(636) 947-7207 | Hours & Directions | Contact Us | Appointments
A fascinating phenomenon in the world of precious gemstones is the way alexandrite changes color under various light sources. The "Whitney Alexandrite," which is on display at the National Museum of Natural History in Washington, D.C., is one of the world's largest and finest examples of the color-change mineral from the chrysoberyl family. Alexandrite is also one of the three official birthstones for the month of June. The others are pearl and moonstone.
A 2009 gift from Smithsonian benefactor Coralyn Whitney, the beautiful modified cushion cut gemstone exhibits a raspberry color under incandescent light and a teal (green-blue) color when illuminated by daylight. The color-changing property of alexandrite has been attributed to the presence of chromium in the gem's chemical makeup. The chromium allows the gem to absorb light in the yellow and blue parts of the spectrum.
While this 17.08-carat gem was sourced at the Hematita Mine in Minas Gerais, Brazil, alexandrite was originally discovered in 1830 in the Ural Mountains of Russia. Gem legend states that Finnish mineralogist Nils Gustaf Nordenskiöld (1792-1865) received a mineral sample from Count Lev Alekseevich Perovskii (1792-1856) that seemed very much like an emerald. But when the mineralogist inspected the gem under candlelight, the green gem had turned raspberry red.
The Smithsonian noted that Nordenskiöld had intended to name the new variety of chrysoberyl “diaphanite,” but the Count renamed it "alexandrite" to curry favor with the Russian royal family and Czar Alexander II. (The gem was allegedly discovered on the Czar's birthday.)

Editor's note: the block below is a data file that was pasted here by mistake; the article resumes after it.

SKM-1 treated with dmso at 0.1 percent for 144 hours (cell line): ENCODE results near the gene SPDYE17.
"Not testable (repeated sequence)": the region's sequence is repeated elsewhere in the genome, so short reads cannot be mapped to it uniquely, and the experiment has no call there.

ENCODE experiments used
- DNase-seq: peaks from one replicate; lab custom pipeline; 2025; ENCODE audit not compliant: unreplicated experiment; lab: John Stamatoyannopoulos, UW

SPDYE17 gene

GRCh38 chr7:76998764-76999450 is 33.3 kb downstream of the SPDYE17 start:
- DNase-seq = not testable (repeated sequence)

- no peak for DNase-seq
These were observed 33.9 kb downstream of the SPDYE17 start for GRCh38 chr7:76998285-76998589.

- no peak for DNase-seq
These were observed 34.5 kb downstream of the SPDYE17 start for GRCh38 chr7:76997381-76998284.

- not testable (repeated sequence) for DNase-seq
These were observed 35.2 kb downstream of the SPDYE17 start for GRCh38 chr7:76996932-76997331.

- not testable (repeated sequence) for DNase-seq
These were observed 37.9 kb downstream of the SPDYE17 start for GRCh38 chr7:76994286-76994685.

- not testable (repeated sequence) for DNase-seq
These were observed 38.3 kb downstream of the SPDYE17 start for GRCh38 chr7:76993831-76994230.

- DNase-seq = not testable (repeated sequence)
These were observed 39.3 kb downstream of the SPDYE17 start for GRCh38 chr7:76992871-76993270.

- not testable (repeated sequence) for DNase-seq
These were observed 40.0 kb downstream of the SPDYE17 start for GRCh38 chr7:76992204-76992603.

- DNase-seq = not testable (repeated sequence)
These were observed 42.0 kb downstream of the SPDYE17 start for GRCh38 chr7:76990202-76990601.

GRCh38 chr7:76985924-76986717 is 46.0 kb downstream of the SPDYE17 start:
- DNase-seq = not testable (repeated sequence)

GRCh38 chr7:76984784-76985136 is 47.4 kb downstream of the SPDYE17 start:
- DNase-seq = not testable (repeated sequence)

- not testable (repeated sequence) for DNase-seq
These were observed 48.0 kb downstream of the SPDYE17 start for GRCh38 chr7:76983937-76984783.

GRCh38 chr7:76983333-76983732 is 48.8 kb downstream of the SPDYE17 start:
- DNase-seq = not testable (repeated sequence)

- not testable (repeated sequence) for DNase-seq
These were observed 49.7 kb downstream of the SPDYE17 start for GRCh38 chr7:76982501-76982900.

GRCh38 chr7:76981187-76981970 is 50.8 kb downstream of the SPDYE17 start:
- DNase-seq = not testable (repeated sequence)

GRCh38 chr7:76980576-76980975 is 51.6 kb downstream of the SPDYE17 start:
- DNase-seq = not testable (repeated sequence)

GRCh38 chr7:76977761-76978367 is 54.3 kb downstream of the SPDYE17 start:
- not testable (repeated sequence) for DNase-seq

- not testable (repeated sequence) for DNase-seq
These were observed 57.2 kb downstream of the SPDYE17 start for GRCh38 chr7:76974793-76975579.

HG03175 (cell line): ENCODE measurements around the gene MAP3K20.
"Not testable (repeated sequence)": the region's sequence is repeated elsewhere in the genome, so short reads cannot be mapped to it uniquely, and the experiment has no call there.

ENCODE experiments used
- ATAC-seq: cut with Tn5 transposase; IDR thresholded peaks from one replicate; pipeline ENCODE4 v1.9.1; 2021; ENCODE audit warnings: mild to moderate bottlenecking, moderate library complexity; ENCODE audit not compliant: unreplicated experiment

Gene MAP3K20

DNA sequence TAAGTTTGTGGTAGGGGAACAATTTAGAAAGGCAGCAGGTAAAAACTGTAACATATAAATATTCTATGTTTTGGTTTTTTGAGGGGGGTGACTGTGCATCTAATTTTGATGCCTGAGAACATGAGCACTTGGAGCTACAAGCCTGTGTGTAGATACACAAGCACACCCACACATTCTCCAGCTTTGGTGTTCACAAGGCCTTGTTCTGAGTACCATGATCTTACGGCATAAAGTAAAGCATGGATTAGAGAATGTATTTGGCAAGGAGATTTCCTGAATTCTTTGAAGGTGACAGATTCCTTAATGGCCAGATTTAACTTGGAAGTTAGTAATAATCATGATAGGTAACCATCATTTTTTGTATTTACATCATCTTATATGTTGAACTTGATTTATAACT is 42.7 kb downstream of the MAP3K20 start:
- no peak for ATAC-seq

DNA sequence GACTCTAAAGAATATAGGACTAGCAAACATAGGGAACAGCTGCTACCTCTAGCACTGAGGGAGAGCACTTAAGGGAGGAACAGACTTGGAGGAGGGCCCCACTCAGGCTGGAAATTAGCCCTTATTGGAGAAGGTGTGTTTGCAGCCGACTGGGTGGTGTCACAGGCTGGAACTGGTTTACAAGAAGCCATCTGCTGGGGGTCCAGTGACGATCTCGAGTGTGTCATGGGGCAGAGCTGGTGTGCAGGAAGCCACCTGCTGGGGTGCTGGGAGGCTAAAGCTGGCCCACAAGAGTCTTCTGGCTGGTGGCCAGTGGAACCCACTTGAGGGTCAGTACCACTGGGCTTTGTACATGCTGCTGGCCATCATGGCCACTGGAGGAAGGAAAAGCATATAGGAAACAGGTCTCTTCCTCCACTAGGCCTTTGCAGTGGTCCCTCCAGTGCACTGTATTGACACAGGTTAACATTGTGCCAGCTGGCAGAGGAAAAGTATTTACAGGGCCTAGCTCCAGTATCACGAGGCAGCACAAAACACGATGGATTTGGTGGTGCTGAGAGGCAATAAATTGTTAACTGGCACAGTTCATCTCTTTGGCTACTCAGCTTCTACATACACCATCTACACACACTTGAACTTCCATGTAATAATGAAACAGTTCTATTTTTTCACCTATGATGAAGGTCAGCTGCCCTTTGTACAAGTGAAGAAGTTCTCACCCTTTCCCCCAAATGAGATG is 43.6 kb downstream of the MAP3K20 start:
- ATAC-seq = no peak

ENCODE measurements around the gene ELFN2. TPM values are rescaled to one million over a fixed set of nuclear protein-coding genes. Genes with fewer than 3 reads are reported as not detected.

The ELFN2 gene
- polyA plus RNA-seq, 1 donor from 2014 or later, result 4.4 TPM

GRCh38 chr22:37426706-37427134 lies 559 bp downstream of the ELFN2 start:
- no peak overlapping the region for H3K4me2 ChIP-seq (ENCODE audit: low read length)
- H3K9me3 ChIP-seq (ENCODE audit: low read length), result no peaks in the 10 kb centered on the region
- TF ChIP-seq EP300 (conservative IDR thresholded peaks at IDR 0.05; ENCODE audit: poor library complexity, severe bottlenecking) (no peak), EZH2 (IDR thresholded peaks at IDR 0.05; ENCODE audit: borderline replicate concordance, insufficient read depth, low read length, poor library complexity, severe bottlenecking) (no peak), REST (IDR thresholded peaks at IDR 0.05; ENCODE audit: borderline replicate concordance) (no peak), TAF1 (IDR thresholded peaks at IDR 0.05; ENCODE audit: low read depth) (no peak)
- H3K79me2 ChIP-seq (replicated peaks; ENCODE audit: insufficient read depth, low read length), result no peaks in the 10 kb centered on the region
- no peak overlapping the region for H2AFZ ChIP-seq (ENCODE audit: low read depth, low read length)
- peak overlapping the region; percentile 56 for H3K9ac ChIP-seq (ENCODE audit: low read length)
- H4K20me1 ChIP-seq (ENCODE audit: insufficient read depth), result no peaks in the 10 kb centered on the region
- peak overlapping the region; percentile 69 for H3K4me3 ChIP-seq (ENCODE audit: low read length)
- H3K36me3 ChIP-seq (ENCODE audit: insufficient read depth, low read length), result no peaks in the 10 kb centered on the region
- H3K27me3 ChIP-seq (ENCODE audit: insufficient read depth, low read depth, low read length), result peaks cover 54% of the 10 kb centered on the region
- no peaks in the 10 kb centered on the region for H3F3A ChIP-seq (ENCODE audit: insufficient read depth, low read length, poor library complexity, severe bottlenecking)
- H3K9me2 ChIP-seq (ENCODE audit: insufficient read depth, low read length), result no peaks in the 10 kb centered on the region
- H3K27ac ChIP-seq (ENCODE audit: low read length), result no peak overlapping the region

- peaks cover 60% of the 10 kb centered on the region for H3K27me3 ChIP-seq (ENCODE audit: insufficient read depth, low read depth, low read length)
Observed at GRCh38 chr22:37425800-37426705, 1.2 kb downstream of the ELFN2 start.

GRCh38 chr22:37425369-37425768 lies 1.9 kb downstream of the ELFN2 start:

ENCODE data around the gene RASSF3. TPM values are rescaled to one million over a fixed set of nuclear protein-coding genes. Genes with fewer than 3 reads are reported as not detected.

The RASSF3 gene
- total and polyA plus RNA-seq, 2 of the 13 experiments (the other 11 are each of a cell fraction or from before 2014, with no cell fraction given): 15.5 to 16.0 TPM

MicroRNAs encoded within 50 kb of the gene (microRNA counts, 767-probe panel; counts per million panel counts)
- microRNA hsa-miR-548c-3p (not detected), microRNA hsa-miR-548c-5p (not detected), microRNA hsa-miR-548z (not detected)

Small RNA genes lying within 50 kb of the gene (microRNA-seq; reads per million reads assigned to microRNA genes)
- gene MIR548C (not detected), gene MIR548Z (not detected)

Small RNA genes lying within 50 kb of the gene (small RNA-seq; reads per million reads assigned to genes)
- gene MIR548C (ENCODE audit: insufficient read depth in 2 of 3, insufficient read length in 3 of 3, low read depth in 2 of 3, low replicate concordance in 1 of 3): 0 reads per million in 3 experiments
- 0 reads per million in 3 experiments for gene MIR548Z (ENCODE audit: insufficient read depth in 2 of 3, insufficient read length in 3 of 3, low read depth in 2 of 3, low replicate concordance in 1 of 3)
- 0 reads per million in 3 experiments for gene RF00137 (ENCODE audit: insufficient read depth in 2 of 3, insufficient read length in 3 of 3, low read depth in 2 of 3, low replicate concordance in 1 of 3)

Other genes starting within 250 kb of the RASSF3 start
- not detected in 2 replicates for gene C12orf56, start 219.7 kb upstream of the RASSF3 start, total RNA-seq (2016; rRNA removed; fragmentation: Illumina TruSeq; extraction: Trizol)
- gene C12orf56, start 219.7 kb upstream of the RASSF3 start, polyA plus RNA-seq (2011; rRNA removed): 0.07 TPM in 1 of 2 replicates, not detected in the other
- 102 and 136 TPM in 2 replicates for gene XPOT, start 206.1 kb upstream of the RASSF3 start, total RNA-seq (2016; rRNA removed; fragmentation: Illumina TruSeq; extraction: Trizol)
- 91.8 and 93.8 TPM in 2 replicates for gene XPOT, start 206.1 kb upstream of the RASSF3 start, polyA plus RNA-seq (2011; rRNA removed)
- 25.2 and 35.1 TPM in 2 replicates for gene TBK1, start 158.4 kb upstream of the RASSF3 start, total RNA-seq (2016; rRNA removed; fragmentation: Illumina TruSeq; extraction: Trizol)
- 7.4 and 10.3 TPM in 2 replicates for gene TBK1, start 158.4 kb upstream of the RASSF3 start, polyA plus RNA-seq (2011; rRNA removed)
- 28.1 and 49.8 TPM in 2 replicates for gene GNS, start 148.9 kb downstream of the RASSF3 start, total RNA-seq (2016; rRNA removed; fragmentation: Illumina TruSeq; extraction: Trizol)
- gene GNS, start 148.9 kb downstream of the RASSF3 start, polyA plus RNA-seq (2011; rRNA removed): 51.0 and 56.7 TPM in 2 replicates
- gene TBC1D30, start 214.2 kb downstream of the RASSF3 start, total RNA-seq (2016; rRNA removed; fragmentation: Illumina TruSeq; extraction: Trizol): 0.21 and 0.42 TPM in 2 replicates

The Whitney Alexandrite is particularly rare because specimens of larger than 2 carats are considered rare and those weighing more than 5 carat are extremely rare. A cut and polished alexandrite of 17.08 carats is virtually unheard of.
In addition to Russia and Brazil, alexandrite has been sourced in Sri Lanka, Tanzania, Madagascar, Zimbabwe, India and Burma. Alexandrite has a hardness rating of 8.5, which makes it suitable for everyday wear.
The color-change gem wasn't listed on the original modern birthstone list, which was published in 1912 by the American National Retail Jewelers Association, now known as Jewelers of America. The official list was updated in 1952 to add alexandrite, citrine, tourmaline and zircon. In 2002, tanzanite was added as a birthstone for December and, in 2016, spinel joined peridot as a birthstone for August.
In 2013, Whitney provided the National Museum of Natural History with its largest education donation to date: a $13 million gift in support of Q?rius (pronounced “curious”), which established the Coralyn W. Whitney Science Education Center.
Credit: Photo by Chip Clark/Smithsonian.